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Strategic Advance Production

Listed author(s):
  • Sougata Poddar


    (Department of Economics, National University of Singapore)

  • Dan Sasaki

    (Department of Economics, University of Exeter)

Advance production serves as a means of quantity commitment. Therefore an oligopolist, unlike a monopolist, may have an incentive to invest in advance production in order to pre-empt its opponent(s) even when [i] it is technologically more costly than on-spot production, and [ii] it does not entitle the firm to Stackelberg leadership in the subsequent marketing stage. When firms set quantities, such pre-emption acts as strategic substitutes between oligopolists. Namely, in a pure strategy subgame perfect equilibrium, some but not all firms may engage in advance production, whether the firms are a priori symmetric or not. More generally, a firm's incentive for advance production arises only if there is a quantity-setting opponent, irrespective of the firm's own strategic variable (i.e., price or quantity) and the characteristics of the concerned products (i.e., substitutes or complements).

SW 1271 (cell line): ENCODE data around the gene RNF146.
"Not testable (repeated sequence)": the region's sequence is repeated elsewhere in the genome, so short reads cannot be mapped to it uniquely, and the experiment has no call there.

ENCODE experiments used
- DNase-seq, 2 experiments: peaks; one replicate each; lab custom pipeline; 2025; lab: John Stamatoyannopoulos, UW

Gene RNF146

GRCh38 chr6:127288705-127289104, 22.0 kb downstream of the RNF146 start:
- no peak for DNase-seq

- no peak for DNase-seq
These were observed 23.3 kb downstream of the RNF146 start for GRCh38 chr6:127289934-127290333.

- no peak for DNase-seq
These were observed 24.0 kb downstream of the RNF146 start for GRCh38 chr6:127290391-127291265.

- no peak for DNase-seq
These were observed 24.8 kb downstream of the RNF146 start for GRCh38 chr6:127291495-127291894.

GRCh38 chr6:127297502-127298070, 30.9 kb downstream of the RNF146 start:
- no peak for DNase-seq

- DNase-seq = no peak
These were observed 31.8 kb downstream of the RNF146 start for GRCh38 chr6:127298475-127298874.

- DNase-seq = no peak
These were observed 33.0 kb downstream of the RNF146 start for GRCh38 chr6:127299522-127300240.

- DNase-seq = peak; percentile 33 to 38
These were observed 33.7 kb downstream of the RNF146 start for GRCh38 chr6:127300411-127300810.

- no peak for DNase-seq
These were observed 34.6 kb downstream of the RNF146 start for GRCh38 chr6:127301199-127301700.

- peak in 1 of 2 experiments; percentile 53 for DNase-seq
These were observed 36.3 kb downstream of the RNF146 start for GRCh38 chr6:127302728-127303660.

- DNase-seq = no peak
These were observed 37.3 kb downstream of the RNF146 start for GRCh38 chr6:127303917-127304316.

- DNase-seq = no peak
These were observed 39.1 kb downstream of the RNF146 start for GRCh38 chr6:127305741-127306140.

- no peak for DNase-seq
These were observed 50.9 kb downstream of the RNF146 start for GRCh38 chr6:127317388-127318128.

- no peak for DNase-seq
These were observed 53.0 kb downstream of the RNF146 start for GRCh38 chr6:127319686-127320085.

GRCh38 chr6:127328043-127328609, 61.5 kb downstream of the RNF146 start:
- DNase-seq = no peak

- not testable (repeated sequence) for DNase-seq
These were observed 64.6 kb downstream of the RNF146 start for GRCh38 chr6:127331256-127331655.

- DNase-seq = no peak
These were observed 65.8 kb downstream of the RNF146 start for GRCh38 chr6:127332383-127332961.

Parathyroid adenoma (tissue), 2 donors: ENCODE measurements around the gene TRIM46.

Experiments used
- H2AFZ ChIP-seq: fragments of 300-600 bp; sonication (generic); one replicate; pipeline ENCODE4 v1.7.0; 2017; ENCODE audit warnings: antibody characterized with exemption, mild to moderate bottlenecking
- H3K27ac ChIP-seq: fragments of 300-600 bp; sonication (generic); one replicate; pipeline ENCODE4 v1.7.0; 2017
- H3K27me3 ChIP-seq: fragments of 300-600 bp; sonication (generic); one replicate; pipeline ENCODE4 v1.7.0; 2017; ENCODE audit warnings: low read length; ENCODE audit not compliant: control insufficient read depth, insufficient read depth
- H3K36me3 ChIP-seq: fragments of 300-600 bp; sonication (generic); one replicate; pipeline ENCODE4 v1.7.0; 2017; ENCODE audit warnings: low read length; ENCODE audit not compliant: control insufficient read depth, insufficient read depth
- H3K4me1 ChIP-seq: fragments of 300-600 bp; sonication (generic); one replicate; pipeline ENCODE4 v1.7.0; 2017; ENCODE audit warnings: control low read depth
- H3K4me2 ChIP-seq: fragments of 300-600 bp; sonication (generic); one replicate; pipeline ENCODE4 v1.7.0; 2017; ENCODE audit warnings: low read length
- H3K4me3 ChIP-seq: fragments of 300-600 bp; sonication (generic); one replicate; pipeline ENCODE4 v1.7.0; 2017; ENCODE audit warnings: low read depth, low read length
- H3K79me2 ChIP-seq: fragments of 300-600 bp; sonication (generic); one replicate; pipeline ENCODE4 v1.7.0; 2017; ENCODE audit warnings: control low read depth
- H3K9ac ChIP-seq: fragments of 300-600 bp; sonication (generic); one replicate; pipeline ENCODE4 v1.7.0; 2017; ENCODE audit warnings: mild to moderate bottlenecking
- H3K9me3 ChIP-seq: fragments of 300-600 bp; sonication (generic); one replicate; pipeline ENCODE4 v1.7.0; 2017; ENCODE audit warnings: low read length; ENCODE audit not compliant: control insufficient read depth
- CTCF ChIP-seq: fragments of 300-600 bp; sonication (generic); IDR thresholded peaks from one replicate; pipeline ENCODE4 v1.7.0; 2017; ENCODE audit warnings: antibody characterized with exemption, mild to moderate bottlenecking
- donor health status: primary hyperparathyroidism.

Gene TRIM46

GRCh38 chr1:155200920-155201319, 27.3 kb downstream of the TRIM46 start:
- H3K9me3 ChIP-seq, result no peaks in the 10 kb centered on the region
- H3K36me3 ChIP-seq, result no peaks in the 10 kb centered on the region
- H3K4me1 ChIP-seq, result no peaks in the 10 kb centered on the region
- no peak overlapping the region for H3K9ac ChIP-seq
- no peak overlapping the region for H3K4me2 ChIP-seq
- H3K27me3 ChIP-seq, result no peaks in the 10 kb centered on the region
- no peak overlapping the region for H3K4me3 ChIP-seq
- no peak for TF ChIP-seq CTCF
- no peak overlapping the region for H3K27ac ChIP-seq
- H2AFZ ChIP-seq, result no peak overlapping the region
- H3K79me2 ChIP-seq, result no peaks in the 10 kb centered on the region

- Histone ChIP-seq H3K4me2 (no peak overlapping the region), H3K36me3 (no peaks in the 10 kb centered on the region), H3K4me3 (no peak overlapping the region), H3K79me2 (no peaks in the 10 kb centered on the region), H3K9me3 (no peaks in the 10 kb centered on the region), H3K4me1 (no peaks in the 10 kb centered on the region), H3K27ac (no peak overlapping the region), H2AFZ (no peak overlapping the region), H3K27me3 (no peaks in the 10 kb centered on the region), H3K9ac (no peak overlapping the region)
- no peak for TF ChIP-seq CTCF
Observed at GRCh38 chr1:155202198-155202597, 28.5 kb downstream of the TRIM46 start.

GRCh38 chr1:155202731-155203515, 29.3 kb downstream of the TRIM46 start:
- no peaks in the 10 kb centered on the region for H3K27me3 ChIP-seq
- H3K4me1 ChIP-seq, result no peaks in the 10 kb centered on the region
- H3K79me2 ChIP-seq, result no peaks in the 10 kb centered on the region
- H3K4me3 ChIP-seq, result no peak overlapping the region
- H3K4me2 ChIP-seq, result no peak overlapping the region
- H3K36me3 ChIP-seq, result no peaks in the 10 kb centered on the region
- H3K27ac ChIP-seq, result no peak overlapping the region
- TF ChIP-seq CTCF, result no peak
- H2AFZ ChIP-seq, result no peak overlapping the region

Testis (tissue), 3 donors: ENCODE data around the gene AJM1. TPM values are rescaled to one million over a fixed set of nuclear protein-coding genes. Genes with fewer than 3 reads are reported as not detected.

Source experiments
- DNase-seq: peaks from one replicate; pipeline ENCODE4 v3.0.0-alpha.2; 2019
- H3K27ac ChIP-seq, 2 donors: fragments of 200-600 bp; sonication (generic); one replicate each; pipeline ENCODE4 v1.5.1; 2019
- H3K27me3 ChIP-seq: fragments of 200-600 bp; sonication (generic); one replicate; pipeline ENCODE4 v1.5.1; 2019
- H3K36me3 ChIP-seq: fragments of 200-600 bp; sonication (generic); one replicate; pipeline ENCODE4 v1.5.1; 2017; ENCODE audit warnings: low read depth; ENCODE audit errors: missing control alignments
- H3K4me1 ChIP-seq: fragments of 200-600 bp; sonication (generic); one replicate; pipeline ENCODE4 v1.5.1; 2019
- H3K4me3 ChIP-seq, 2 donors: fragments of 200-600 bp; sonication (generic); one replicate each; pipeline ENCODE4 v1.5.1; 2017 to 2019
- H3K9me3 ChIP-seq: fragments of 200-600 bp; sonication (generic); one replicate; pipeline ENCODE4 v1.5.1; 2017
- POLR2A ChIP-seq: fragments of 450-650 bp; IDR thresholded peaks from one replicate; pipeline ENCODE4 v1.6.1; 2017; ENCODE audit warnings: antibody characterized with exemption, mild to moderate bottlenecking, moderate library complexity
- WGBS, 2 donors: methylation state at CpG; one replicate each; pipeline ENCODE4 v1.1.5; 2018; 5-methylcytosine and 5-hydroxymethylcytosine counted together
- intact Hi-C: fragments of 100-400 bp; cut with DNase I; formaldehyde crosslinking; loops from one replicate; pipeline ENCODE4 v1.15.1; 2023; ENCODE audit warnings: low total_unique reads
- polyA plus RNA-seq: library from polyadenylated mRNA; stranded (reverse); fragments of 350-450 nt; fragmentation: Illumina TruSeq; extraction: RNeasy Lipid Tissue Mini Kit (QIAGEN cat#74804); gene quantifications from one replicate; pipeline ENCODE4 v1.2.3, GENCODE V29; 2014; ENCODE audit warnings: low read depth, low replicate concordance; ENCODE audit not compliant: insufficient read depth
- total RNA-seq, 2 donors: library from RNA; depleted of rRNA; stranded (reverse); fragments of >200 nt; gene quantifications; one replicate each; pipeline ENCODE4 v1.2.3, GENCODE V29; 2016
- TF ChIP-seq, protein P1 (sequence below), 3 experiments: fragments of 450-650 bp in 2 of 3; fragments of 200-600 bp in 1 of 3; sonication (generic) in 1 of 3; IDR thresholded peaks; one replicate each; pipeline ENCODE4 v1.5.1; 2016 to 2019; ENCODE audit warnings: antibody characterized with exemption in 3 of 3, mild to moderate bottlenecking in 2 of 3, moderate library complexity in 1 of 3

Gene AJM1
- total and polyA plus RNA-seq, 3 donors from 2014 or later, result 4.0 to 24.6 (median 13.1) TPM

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Paper provided by Exeter University, Department of Economics in its series Discussion Papers with number 0104.

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Date of creation: 2001
Handle: RePEc:exe:wpaper:0104
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